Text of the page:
A lead screw, also known as a power screw, is a threaded rod or bar that translates rotational motion into linear motion. When it comes to translating the rotary motion of a motor to linear motion, there are many different ways of accomplishing this task. Often times in the world of motion control, the battle between the different methods and technologies can get quite contentious. However, as a rule, it’s best to remember that specific applications are better for some technologies than others, and as always, cost and product life time are also critical factors in determining which technology to use in a given application.
Lead screws generate sliding rather than rolling friction between a nut and the screw. Consequently, higher friction means a lower overall efficiency. And efficiency, when talking about lead screws, is simply the ability to covert torque to thrust while minimizing mechanical losses.
Lead screw manufacturing processes can determine the performance and cost of the lead screw. For instance, there are three ways lead screws can be manufactured; by machining, rolling, or grinding. Ground lead screws are the most expensive and are generally considered to be the highest performing as well.
Another determinant of efficiency is the thread type. Acme threads are the simplest to produce, the most inexpensive, but also among the least efficient. Other types include buttress threads and square threads, which generally have the least amount of friction and higher efficiencies.
A lead screw has a number of advantages including a relatively high load carrying capacity. They are also compact and simple to design into a system with a minimal number of parts. The motion is also generally smooth and quiet and requires little maintenance. Lead screws also work well in wash-down environments because the materials used and the lubricant-free operation allows total immersion in water or other fluids. More after the jump.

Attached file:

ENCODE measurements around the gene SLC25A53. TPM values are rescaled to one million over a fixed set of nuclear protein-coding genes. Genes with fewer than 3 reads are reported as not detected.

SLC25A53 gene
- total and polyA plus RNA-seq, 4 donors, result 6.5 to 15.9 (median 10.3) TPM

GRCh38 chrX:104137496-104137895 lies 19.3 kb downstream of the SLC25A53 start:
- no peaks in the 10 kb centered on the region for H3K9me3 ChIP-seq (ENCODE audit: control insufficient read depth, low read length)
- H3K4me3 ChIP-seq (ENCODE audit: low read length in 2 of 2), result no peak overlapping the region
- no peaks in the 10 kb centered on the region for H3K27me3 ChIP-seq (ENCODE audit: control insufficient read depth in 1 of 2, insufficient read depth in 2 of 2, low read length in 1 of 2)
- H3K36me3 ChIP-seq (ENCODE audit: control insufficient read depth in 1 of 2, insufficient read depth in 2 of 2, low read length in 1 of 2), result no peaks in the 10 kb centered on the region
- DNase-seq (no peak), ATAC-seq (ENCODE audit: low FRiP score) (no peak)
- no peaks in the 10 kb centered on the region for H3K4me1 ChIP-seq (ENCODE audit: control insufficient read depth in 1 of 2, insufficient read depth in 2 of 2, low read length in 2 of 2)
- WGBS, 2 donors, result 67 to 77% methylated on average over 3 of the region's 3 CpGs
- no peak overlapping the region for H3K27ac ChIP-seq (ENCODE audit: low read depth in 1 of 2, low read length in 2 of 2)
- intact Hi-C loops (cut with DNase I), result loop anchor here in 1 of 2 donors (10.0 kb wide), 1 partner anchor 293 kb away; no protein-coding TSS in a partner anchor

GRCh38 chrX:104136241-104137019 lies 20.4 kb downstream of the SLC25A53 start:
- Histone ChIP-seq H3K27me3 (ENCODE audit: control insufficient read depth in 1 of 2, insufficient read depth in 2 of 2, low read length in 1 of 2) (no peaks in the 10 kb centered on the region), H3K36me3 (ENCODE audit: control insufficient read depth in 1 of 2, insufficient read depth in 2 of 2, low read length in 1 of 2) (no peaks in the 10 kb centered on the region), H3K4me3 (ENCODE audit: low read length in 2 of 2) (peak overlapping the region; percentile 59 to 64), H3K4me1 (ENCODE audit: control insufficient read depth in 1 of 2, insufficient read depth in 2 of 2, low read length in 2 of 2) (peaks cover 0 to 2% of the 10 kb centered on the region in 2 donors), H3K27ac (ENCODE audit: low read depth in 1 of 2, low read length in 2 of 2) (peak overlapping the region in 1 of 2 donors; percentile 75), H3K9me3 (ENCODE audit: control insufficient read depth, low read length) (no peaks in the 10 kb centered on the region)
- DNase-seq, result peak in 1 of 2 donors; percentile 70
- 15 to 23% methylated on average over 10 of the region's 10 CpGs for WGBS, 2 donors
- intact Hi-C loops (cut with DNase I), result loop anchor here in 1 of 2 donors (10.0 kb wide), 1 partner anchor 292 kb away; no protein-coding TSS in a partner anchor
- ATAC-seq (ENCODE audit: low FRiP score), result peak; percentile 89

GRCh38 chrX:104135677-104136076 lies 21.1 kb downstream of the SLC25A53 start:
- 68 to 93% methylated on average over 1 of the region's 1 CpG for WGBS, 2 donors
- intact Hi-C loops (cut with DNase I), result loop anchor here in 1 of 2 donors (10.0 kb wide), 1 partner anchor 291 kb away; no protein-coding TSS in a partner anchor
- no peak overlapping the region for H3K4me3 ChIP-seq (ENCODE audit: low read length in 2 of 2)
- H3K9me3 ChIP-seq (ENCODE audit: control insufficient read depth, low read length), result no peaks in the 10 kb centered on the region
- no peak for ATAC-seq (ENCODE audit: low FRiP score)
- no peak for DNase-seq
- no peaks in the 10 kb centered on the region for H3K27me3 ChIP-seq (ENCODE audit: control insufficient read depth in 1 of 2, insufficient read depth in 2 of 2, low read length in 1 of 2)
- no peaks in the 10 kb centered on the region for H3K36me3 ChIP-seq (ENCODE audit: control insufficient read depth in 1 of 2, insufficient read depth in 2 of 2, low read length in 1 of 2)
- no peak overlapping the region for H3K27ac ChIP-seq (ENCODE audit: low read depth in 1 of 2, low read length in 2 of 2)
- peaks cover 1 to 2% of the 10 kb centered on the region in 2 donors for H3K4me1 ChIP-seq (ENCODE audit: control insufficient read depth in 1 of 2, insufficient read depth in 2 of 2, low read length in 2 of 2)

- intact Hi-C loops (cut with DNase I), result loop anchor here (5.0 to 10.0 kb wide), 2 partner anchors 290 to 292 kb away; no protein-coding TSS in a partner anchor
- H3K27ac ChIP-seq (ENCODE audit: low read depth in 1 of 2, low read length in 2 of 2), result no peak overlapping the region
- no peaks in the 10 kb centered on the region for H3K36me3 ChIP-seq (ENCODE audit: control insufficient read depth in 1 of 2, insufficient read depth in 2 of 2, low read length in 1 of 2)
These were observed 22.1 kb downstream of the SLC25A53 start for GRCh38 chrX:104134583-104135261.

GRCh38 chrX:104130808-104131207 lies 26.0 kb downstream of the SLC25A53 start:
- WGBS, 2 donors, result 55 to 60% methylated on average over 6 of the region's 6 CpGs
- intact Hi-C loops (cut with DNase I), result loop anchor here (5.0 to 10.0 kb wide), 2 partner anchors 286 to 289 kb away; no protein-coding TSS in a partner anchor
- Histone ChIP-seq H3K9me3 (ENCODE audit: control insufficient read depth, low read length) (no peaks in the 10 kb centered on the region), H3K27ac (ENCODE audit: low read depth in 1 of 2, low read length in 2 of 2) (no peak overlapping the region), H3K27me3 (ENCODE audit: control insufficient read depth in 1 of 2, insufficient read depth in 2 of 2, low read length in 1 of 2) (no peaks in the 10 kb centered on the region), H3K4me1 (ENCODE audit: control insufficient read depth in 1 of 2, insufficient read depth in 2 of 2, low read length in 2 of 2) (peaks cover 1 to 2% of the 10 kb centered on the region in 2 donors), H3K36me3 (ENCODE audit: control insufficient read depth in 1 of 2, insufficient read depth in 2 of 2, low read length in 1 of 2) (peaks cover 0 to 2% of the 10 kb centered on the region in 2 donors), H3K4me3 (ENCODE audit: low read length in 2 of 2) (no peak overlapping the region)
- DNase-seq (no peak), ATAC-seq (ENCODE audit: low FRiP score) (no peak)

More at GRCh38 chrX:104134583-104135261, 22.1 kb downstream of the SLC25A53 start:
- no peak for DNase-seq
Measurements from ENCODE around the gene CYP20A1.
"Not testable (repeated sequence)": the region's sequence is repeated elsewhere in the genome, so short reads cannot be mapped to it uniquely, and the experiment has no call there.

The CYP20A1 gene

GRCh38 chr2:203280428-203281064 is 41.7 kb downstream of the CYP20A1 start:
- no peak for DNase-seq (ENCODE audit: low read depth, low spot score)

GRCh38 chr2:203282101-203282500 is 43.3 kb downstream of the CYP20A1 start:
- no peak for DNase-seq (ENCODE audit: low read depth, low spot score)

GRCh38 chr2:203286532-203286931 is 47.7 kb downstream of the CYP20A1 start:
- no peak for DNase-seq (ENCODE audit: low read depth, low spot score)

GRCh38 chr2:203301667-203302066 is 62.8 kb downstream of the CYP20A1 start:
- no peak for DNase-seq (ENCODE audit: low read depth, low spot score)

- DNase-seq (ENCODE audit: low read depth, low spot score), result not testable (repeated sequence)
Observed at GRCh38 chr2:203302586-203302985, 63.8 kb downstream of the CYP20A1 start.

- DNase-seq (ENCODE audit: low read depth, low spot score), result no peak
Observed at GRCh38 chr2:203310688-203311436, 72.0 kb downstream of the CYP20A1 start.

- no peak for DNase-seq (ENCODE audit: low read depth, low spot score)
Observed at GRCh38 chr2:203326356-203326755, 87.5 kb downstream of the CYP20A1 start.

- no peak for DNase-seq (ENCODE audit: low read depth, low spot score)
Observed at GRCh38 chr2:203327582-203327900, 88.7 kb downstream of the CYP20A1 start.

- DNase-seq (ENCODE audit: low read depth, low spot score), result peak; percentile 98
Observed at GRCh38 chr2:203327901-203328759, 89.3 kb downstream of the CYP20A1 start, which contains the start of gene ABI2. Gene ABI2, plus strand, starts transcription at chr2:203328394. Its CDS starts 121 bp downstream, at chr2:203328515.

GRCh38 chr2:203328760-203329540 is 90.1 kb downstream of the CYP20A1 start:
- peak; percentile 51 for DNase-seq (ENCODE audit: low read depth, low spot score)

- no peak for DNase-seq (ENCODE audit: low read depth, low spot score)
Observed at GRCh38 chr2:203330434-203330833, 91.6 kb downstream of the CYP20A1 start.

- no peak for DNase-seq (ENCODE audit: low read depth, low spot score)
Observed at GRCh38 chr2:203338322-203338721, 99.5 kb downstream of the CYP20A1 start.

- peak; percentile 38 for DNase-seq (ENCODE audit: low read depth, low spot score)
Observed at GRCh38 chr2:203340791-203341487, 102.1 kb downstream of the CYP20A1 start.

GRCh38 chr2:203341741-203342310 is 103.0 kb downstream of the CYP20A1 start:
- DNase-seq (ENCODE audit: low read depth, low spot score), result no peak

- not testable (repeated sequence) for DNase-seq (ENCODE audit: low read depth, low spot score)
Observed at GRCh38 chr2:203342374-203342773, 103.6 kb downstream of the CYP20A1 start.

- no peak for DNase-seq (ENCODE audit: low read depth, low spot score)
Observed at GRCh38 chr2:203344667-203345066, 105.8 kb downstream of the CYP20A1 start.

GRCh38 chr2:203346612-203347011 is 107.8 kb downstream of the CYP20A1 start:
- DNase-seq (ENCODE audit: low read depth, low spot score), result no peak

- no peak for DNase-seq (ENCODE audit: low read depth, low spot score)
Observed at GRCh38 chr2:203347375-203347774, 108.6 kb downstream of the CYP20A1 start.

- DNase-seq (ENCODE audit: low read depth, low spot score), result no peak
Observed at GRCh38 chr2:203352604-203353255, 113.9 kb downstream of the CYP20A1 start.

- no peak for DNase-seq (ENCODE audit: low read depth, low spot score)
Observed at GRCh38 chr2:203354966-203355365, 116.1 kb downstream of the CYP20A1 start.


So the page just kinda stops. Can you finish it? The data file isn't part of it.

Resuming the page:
On the other hand, lead screws do not have high efficiencies. Because of lower efficiency ratings they’re not used in applications requiring continuous power transmission. There’s also a high degree of friction on the threads meaning that the threads can wear quickly. Because a lead screw nut and screw mate with rubbing surfaces they have relatively higher friction and stiction compared to mechanical parts that mate with rolling surfaces and bearings.
There are several considerations when choosing the right lead screw for a linear motion application. These include thrust, speed, accuracy and repeatability.
The two most important factors in determining the performance of a lead screw are the screw pitch and lead. The pitch is the linear distance between the threads while the lead is the linear distance the nut travels. Speed is another critical parameter. Lead screws have a critical velocity, which is the rotational velocity limit of the screw. Reaching this limit induces vibrations in the lead screw.
Accuracy and repeatability are also important factors to consider. The accuracy of a lead screw is a measure of how close to a desired end point the assembly can move a load to within a given tolerance. The accuracy of the lead screw will mostly determine the system’s accuracy. On the other hand, repeatability is a measure of how well a lead screw assembly can repeatedly move a load to the same position.
Updated December 2015 by Lisa Eitel •